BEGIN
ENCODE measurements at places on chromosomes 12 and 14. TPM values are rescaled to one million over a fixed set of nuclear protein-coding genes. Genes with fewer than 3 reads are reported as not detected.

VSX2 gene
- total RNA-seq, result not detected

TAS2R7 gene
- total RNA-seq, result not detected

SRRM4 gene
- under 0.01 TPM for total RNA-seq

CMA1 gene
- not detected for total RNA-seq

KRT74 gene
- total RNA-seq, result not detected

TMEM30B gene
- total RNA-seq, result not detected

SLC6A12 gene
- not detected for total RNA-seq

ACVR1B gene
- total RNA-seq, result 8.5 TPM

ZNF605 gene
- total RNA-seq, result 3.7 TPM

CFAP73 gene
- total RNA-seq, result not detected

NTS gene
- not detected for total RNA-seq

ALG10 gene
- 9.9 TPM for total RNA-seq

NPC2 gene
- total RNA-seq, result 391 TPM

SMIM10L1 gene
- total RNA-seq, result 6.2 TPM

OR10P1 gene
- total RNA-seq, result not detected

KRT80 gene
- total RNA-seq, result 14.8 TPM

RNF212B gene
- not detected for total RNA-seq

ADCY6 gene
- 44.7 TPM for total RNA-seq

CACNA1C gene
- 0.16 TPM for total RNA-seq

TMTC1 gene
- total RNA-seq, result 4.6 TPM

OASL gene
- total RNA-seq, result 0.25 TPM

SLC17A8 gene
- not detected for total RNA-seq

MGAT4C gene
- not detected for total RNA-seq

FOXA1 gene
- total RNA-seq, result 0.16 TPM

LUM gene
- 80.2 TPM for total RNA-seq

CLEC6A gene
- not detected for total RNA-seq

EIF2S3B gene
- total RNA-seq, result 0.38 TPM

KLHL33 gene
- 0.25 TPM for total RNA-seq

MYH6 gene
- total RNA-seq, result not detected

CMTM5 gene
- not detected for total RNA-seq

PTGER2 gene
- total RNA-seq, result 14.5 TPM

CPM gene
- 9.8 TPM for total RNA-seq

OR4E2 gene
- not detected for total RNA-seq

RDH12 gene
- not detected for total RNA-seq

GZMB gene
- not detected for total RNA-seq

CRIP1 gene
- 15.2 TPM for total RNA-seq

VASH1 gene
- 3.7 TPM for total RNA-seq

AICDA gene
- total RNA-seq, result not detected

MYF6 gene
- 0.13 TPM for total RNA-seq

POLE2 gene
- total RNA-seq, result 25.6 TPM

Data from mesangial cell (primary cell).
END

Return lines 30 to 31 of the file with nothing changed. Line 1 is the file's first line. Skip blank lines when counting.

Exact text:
OR10P1 gene
- total RNA-seq, result not detected